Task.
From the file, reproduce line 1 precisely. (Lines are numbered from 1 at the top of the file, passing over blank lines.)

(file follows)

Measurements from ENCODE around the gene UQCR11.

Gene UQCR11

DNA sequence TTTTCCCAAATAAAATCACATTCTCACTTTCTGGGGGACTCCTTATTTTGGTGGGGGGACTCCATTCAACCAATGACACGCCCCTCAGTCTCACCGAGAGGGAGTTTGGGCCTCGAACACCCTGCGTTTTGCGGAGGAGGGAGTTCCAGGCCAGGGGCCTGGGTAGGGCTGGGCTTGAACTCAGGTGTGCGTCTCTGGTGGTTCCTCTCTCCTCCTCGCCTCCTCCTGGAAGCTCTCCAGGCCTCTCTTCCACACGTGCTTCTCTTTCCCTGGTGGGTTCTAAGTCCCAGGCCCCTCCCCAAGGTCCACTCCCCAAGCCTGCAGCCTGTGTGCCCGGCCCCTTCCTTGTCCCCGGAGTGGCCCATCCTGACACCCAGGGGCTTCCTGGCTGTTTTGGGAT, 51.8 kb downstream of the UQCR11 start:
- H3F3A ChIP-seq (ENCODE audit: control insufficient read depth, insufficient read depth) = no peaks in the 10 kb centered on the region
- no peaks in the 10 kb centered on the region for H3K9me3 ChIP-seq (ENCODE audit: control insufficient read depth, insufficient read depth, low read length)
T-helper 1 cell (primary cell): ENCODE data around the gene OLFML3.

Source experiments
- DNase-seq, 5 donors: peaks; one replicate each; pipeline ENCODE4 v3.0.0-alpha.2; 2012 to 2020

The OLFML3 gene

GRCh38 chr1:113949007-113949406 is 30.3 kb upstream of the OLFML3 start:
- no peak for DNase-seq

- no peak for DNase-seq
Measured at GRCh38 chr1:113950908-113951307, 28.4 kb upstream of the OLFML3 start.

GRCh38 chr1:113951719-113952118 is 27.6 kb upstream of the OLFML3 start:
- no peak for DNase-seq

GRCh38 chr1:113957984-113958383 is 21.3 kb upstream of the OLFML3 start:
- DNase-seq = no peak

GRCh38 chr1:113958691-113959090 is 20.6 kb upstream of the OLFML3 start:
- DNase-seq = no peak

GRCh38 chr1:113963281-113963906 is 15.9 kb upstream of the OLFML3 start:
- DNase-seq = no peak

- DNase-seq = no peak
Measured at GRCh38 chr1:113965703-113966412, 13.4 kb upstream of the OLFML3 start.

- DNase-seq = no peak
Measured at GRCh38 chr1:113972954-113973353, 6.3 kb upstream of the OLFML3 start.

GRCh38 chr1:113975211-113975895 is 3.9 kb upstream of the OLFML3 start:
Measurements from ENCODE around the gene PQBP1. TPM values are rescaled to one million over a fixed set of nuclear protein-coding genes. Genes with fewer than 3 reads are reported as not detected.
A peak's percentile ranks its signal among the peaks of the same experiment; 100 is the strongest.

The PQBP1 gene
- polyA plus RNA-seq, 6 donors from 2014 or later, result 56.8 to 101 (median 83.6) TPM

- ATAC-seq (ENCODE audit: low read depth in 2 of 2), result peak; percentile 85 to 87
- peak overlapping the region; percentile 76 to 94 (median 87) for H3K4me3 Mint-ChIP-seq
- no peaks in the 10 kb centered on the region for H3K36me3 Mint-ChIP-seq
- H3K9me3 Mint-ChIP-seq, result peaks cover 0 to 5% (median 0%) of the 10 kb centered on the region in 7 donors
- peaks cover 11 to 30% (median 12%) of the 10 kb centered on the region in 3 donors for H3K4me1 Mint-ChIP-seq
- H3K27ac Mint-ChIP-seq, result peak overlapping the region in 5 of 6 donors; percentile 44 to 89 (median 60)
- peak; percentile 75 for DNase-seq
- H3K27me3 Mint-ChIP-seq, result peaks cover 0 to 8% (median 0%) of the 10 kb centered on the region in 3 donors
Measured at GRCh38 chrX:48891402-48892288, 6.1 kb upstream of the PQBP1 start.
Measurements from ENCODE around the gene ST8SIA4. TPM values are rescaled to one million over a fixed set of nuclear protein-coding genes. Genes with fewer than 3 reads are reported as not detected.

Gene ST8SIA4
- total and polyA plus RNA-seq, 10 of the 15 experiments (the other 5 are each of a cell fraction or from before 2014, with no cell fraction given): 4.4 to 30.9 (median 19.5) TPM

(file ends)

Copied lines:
Measurements from ENCODE around the gene UQCR11.